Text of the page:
The trial court observed that the expert's inability to correlate Schutte's THC level to any specific level of impairment or to state definitively that her ability to safely drive her vehicle had been affected went more to the weight of the marijuana evidence than to its admissibility: "The jury can consider it for what it's worth. They will determine the weight to give to this information." Schutte's counsel sought to establish from witnesses at trial that, both before and after the collision, Schutte had not exhibited signs of being impaired or under the influence of a controlled substance. Her attorney highlighted this evidence in closing argument, as well as emphasizing the toxicologist's inability to testify that Schutte's driving ability was affected by her marijuana use on the evening in question.
¶ 50. Schutte also criticizes the trial court's consideration of the legislature's enactment of WIS. STAT. § 346.63(1)(am) when ruling on the admissibility of the marijuana evidence. The relatively new statute makes it illegal, within the statute prohibiting operation of a motor vehicle while under the influence of an intoxicant, for a person to drive with "a detectable amount of a restricted controlled substance in his or her blood." The trial court viewed the legislature's enactment of § 346.63(1)(am) as "a decision on their part that indeed this [operating a vehicle with a detectable amount of controlled substance in one's blood] is relevant" to the present prosecution. Schutte's complaint is that the enactment of a new "strict liability" offense for driving with a detectable amount of controlled substance in one's blood does not "automatically transform the detection of THC in a motorist's blood into relevant evidence of criminal negligence." She notes that the new statute says nothing about driving impairment, and she asserts that the statute serves simply as an additional deterrent to the use of substances that were already illegal. Although we agree with Schutte that § 346.63(1)(am) does not speak directly to what evidence is relevant to prosecutions under WIS. STAT. § 940.10, we cannot conclude that the trial court's consideration of the new statute rendered erroneous its overall determination that the marijuana evidence was relevant to the present prosecution.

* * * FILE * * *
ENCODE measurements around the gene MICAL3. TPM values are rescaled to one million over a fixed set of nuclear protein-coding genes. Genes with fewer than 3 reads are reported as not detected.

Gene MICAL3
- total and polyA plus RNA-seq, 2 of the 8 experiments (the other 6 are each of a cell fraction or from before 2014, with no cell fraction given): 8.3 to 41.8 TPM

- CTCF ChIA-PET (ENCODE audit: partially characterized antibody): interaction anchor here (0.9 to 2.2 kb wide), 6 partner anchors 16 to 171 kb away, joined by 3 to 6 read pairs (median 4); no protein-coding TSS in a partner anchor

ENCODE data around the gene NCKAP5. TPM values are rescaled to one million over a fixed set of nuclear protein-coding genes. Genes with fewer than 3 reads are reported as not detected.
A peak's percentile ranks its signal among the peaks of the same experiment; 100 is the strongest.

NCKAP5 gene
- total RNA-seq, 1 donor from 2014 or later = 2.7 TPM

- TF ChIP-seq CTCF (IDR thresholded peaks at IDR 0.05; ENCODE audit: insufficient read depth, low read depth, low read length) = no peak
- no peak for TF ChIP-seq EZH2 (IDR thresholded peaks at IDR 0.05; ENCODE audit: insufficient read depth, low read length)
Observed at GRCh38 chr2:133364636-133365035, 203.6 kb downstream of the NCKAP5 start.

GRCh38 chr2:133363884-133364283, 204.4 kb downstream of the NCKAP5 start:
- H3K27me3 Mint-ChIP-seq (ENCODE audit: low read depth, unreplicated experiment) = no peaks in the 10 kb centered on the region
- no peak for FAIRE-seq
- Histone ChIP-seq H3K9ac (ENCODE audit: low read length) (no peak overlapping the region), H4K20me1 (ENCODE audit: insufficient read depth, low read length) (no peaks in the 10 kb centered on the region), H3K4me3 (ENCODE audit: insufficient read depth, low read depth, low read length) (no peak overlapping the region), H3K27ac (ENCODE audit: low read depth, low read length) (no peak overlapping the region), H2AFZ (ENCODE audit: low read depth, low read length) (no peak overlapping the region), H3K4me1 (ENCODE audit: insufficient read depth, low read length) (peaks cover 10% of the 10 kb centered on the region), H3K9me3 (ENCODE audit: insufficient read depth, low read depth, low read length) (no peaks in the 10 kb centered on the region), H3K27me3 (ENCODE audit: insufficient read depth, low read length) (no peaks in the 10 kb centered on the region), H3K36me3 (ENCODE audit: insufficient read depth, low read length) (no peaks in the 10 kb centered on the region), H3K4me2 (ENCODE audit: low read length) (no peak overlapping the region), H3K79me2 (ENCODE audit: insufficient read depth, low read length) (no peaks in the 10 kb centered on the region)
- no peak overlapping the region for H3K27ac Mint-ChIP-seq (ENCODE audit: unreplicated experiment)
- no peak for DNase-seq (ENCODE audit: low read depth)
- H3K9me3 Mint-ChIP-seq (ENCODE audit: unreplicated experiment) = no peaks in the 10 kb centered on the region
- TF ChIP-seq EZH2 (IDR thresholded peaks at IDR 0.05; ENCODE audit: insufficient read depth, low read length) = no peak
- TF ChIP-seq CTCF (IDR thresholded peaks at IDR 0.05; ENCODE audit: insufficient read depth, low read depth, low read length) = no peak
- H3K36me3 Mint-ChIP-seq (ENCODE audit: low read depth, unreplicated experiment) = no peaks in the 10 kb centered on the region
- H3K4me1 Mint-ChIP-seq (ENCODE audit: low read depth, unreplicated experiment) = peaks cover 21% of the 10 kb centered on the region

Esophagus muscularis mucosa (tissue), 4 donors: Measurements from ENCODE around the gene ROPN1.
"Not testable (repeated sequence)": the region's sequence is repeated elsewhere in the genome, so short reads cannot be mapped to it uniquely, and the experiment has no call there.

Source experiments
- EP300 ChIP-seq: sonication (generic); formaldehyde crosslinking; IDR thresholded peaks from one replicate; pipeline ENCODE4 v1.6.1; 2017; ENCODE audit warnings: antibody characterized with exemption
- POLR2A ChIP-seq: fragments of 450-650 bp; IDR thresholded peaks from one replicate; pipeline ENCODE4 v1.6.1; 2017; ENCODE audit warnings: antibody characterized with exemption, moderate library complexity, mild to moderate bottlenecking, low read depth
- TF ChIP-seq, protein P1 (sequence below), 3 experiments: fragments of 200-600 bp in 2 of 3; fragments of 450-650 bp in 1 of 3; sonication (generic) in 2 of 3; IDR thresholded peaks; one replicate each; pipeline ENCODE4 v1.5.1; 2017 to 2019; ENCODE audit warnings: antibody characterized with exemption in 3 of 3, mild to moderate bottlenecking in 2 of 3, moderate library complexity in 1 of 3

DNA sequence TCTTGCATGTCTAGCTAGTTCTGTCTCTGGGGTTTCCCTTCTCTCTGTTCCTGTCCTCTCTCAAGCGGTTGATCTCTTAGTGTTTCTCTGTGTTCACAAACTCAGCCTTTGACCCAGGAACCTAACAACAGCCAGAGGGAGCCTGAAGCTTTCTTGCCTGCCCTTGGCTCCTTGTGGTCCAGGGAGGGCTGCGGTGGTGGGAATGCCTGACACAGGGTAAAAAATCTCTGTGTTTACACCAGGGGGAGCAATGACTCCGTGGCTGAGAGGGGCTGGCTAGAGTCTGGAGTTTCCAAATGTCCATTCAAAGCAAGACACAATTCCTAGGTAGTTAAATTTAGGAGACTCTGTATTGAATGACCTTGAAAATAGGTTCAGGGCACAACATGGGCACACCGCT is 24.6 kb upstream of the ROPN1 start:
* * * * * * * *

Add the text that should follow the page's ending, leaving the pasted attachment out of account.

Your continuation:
WISCONSIN STAT. § 346.63(1)(am) became effective on December 19, 2003, after the date of Schutte's offenses (February 21, 2003) but before her trial in April 2004.
¶ 51. Our final inquiry regarding the admission of the marijuana evidence is whether the trial court erred in determining that the probative value of the challenged evidence was not substantially outweighed by the danger of unfair prejudice. See WIS. STAT. § 904.03. As the opponent of admitting the marijuana evidence, Schutte bears the burden of showing that the danger of unfair prejudice to her defense by allowing jurors to hear the evidence substantially outweighed its probative value. See Hunt, 263 Wis. 2d 1, ¶ 53.
¶ 52. Schutte does not expressly argue that the marijuana evidence had little probative value. Presumably, however, because she argues it was irrelevant, she implicitly contends that, for the same reason, the probative value of the marijuana evidence was slight. Schutte thus implicitly maintains the marijuana evidence was not probative of the nature of her conduct at the time of the fatal collision because the expert witness who testified at trial could not say with certainty that her marijuana use prior to the collision impaired her ability to safely drive her vehicle. We conclude, however, that the absence of such testimony is largely offset by the temporal proximity of Schutte's marijuana use to the fatal collision.
¶ 53. The coroner testified that Schutte told her that she had taken a "few hits" of marijuana while driving "towards Mellen." Another witness said Schutte told her that the collision occurred just after "she passed the bowl [of marijuana] behind her." The toxicologist testified that the testing of Schutte's 11:15 p.m. blood sample showed that she most likely had used marijuana 3 to 3.6 hours earlier, thereby placing the use virtually at the time of the collision (between 8:00 and 8:25 p.m.) or immediately prior to it. Thus, even though the State could not establish the precise level of Schutte's impairment, if any her decision to drive her car under the extant road and weather conditions while (or shortly after) using a substance capable of producing the effects the toxicologist testified to, was highly probative of whether Schutte should have realized the risks of serious harm to others that her conduct created.